Dad’s boots are under the coat rack. You can have them, if you like. There’s a good few years of wear left in them, if you repair the inner seam on the left one. You’ll get good at repairing things here, if you aren’t already. Like I said before, books are fragile things, especially when they’re old. Spines crack, stitching comes loose, and no one else is going to fix it.
All the stuff is in the workshop on Class 0. First you’ll need to remove the damaged cover with a sharp blade. Use the piece of straight wood to make sure all the pages are lined up together, if they’re loose, then clamp them tight. You might need to sew some of them back together – there’s a sewing kit in the box. Make the holes first with the punch pliers. Don’t pull the thread too tight or you’ll tear the pages when you try to open the book. Cut the new cover out of leather, using the old one to get the size right. Put glue up the spine, wrap it round the pages and clamp it all together for a day.
Sanna was really good at fixing books. She had clever fingers. That’s what Dad used to say. “You’ve got clever fingers, baby,” and she’d light up with pride. She was Dad’s daughter – they had the same sensitivity, the same love of beauty and need for praise. Mum and me were the practical ones. Well, someone has to be. The Collection needs both kinds of people. Maybe that’s why we were chosen in the first place.
The man who was here before us was one of the founders. He was very sick, or maybe he had been sick before the war, I’m not sure. He knew there weren’t medicines any more to make it better, so he started searching for someone to take care of The Collection when he was gone. He looked for nearly a year before he found us. Mum and Dad were part of a group living in some caves in Greece. There wasn’t enough food to go around – Dad was cutting his rations so Sanna and me could eat. She was barely walking then, but I could help carry water and watch the fires.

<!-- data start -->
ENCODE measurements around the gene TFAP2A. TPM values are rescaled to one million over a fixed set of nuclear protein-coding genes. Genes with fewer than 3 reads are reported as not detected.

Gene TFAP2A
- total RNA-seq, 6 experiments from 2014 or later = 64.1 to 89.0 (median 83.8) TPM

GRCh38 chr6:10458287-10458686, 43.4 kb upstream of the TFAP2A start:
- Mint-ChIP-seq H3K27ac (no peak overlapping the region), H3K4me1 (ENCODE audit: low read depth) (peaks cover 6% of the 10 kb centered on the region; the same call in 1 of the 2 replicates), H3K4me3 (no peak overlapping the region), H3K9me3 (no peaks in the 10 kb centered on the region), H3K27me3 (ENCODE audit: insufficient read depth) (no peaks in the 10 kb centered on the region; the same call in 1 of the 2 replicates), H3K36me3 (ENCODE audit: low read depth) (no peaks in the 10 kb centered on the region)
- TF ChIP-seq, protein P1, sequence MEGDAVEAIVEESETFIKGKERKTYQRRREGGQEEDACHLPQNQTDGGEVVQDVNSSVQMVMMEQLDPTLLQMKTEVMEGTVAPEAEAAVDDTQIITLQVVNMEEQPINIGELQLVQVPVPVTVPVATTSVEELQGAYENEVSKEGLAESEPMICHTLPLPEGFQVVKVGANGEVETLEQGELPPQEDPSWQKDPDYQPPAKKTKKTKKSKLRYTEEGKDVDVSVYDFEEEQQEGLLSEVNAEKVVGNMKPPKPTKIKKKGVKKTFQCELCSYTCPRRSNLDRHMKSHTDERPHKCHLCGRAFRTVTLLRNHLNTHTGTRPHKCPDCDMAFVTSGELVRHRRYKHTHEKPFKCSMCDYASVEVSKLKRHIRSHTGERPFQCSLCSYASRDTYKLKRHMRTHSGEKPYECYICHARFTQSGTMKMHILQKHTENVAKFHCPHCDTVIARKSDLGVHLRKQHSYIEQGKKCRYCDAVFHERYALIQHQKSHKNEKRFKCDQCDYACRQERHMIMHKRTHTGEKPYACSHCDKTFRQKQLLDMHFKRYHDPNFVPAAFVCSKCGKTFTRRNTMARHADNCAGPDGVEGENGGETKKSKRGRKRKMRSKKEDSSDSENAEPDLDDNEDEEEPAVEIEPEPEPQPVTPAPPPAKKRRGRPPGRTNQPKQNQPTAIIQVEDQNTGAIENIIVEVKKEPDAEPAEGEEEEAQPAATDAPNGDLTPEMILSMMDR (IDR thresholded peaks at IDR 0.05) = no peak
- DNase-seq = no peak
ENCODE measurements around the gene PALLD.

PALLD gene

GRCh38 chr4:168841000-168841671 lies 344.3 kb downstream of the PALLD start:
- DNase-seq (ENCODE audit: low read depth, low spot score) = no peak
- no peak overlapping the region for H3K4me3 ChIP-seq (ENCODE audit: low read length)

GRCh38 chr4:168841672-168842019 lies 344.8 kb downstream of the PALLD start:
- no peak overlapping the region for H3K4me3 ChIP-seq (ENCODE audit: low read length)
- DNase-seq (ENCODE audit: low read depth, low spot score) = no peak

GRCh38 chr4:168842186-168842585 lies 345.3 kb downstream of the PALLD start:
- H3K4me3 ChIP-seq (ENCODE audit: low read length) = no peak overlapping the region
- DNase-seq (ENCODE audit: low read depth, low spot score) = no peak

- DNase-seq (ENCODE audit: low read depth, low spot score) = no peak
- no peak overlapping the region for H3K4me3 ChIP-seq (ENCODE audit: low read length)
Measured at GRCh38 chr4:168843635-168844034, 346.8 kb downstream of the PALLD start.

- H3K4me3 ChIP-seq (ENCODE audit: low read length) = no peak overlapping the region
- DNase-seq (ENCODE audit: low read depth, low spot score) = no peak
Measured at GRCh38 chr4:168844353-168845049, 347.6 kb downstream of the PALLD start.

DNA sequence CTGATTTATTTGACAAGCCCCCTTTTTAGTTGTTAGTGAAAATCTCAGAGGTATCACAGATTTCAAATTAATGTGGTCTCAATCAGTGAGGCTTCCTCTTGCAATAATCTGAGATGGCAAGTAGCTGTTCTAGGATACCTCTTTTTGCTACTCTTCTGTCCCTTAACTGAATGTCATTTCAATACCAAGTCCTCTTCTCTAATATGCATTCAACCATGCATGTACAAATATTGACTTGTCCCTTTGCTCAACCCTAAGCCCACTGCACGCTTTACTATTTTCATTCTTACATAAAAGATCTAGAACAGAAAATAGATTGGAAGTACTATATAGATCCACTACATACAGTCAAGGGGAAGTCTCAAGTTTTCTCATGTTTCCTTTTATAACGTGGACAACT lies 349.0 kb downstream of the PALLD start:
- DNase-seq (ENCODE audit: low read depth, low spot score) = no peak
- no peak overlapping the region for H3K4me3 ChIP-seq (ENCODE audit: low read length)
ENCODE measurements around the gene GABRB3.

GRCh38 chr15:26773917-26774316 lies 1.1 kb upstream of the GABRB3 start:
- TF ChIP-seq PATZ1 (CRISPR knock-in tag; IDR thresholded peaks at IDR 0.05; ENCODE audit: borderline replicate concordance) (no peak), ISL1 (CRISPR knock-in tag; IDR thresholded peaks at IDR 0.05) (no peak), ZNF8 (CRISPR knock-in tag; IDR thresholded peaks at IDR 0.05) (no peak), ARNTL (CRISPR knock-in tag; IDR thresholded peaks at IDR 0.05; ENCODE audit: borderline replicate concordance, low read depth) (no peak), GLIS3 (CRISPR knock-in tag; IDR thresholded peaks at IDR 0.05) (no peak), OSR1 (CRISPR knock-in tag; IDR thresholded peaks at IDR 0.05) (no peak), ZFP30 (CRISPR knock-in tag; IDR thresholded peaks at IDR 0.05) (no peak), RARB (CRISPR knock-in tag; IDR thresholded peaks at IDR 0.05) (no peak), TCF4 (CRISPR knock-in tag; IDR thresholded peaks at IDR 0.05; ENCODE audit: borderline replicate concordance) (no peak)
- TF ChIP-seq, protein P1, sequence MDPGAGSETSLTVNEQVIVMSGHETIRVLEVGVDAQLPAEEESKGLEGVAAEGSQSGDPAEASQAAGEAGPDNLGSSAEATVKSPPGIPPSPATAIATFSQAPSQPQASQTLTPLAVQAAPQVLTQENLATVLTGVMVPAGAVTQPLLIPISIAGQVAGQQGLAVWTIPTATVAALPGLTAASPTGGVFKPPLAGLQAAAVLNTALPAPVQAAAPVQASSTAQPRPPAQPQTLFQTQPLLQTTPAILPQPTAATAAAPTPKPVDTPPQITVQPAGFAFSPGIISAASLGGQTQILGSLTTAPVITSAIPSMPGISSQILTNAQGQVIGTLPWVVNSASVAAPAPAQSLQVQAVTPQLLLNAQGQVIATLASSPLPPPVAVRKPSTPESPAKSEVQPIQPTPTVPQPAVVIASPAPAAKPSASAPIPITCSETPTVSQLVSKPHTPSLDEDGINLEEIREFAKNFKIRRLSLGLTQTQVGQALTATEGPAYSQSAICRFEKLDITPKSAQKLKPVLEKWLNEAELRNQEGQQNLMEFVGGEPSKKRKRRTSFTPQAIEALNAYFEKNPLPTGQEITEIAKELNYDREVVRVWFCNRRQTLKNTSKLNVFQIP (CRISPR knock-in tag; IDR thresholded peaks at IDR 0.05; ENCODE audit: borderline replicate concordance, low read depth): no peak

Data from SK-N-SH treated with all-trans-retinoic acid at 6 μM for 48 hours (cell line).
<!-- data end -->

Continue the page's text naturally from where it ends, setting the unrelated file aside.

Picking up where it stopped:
I don’t remember the stranger arriving. First he wasn’t next to my fire, and then he was. He had a nice smile so I wasn’t afraid. He started talking to me, I don’t remember what about, and Dad came running over to pull me away. The stranger held his hands wide, but he started coughing and folded in half. There was blood on his lips when he straightened up again. I remember that very clearly. It gleamed in the firelight.
He and Dad talked for a long time. Mum came back from fishing with Sanna, and they all talked for even longer. Then Mum and Dad both cried a bit, and I helped Mum put everything we owned in a blanket. Dad was too weak to carry it, so Mum put it on her back and I took Sanna. We followed the stranger to the back of the cave, to a door I’d never seen there before. And after that we were warm, and fed, and safe.
He died a few months later. We wrapped him in our old blanket and buried him on top of a mountain, like he wanted. Leibowitz, he was called. I don’t have many memories of him, beyond a soft voice and a kind hand. We had to be careful when we touched him. His skin was so pale and thin, and bruised so easily. Towards the end he could hardly breathe for coughing. If he hadn’t had The Collection, he would have died much earlier.
Sensitive people don’t do well in the Cold.